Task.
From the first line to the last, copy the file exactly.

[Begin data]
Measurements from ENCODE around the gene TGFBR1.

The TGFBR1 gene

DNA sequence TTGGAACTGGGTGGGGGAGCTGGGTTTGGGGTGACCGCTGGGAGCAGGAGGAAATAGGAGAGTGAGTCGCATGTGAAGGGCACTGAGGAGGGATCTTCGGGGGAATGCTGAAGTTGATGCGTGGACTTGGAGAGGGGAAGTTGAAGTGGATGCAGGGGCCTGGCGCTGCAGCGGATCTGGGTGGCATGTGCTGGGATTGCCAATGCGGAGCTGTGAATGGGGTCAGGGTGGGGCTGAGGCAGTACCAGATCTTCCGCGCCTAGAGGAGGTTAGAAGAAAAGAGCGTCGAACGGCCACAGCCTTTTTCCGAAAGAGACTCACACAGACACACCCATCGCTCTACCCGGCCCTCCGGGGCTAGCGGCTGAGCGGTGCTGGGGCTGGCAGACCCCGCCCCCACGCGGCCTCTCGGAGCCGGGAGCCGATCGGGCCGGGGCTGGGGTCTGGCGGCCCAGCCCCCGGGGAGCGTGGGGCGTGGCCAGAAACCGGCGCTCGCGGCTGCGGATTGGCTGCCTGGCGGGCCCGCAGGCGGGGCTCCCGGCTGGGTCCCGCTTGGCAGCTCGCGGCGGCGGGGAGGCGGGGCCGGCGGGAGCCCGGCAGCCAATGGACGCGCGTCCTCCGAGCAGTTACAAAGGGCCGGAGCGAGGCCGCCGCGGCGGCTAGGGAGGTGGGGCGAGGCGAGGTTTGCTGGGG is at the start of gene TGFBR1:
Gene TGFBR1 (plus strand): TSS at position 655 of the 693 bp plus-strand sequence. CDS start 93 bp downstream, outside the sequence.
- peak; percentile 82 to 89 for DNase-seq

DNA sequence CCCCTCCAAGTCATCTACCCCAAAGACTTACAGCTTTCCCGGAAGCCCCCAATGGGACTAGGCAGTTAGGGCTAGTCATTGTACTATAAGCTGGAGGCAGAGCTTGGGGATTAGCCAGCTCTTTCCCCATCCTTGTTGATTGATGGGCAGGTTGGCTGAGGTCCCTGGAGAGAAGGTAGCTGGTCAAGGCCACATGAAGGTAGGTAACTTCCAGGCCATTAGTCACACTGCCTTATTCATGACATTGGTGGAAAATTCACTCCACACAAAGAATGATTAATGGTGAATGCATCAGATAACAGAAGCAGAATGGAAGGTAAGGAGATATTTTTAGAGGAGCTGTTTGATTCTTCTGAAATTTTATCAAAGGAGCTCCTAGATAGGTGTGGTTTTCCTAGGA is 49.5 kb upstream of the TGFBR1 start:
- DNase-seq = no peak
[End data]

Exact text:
Measurements from ENCODE around the gene TGFBR1.

The TGFBR1 gene

DNA sequence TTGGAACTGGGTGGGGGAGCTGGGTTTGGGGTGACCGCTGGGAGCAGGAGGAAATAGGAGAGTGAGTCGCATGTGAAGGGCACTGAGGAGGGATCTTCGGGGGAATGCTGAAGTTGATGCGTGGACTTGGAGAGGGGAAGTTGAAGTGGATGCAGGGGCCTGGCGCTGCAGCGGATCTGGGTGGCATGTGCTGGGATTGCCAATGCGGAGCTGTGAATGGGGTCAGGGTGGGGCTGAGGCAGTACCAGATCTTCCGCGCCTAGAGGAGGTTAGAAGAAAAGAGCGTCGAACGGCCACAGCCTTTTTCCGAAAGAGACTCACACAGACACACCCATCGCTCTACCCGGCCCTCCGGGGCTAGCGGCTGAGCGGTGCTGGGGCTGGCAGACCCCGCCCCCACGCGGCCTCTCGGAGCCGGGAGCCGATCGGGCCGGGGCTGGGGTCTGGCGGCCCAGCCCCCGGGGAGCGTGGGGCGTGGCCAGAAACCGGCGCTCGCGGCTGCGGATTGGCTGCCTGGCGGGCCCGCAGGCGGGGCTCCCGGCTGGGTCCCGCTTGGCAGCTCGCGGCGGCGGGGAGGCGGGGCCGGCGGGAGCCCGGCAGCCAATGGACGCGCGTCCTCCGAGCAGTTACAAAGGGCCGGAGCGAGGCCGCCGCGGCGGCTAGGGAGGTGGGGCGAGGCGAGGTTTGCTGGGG is at the start of gene TGFBR1:
Gene TGFBR1 (plus strand): TSS at position 655 of the 693 bp plus-strand sequence. CDS start 93 bp downstream, outside the sequence.
- peak; percentile 82 to 89 for DNase-seq

DNA sequence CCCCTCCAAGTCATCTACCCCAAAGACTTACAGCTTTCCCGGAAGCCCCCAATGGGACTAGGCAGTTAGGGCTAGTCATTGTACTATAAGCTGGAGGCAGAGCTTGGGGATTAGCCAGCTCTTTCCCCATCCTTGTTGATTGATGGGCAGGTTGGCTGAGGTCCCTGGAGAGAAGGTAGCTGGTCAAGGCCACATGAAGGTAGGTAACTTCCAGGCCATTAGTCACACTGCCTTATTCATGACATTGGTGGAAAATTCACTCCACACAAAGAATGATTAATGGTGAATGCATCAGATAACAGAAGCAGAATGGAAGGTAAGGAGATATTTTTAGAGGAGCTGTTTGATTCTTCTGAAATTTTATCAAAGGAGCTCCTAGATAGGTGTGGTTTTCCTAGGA is 49.5 kb upstream of the TGFBR1 start:
- DNase-seq = no peak